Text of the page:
This new analysis shows that Russia’s climate plans are largely falling flat. Even though Russia positions itself as a climate leader internationally, the implementation of carbon neutrality target outlined in its Low-Carbon Strategy is mainly based on an unrealistic plan to increase forest carbon absorption by 1 gigatonne. Scientific data, however, shows that Russia’s forest carbon sinks will actually decline, making the goal unachievable without additional measures.

The policies introduced by the 2021 Law on Limiting Greenhouse Gas Emissions – companies’ obligatory reporting of emissions and the so-called carbon projects – fail to initiate such additional measures which would generate real emission reductions. Alleged emissions reductions are not verified by an independent third party and ignore ‘additionality’ — an international practice which ensures that business-as-usual emission reductions are not credited under projects.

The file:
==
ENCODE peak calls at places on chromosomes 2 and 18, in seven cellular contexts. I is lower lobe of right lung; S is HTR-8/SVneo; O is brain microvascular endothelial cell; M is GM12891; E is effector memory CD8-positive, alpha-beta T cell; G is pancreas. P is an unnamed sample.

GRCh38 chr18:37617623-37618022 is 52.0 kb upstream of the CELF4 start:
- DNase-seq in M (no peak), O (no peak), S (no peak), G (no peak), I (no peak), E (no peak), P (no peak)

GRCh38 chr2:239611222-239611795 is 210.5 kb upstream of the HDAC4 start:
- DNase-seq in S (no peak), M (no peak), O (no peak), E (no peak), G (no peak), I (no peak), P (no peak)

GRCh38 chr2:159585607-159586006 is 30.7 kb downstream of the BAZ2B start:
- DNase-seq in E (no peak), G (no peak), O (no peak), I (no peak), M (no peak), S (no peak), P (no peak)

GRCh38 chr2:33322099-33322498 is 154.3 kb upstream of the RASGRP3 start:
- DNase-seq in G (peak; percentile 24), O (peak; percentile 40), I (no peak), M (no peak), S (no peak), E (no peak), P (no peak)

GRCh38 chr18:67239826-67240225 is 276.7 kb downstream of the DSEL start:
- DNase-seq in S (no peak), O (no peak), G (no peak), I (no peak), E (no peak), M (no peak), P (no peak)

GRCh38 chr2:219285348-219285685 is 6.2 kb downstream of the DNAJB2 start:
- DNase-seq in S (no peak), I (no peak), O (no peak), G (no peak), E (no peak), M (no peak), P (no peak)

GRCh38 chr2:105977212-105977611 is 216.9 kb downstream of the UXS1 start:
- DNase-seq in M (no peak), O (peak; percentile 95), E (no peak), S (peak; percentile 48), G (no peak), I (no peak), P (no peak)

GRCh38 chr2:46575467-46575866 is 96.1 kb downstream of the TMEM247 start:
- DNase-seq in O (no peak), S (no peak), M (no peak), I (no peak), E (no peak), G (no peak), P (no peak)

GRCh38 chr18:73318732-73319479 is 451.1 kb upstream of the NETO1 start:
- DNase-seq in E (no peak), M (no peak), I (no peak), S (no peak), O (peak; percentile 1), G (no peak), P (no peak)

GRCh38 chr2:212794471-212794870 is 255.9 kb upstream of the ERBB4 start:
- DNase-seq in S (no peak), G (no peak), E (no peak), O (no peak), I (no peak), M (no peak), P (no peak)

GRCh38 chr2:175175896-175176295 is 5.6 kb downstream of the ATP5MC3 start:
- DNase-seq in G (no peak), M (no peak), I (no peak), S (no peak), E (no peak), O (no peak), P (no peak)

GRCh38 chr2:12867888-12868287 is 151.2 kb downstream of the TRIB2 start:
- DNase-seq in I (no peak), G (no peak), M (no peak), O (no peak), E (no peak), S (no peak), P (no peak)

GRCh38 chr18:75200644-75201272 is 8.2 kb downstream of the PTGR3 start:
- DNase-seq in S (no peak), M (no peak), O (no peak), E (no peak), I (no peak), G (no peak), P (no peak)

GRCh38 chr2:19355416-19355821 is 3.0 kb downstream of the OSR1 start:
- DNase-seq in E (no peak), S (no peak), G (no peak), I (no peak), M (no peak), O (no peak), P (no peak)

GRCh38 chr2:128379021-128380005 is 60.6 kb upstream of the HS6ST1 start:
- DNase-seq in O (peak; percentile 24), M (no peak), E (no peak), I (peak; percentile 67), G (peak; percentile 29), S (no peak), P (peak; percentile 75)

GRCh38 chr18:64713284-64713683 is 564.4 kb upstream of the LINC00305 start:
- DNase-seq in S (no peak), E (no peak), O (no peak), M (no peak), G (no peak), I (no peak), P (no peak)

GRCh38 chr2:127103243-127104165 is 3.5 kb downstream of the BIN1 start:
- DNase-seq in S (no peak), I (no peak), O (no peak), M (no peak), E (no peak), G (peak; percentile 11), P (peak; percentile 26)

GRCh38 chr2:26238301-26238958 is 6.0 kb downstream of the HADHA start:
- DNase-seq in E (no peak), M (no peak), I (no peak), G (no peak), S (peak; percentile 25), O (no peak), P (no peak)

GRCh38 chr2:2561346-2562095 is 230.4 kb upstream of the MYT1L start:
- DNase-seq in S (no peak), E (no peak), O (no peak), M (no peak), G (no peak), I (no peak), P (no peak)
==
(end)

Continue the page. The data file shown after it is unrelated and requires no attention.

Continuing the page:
Photo by Aleksandr Popov on Unsplash

Background

Climate Strategies commenced a project on Russian Energy Transitions in December 2021, building on previous work on the Russian Coal Sector. Following the start of the Russian War in Ukraine in February 2022, we determined to continue the project to maintain insights in the rapidly evolving Russian energy sector. This research was co-authored by a group of experts in fossil fuel transitions and climate policy. However, a number of our experts appear under pseudonyms to protect their identity, as expressing critical views on Russian government policies incurs personal risk.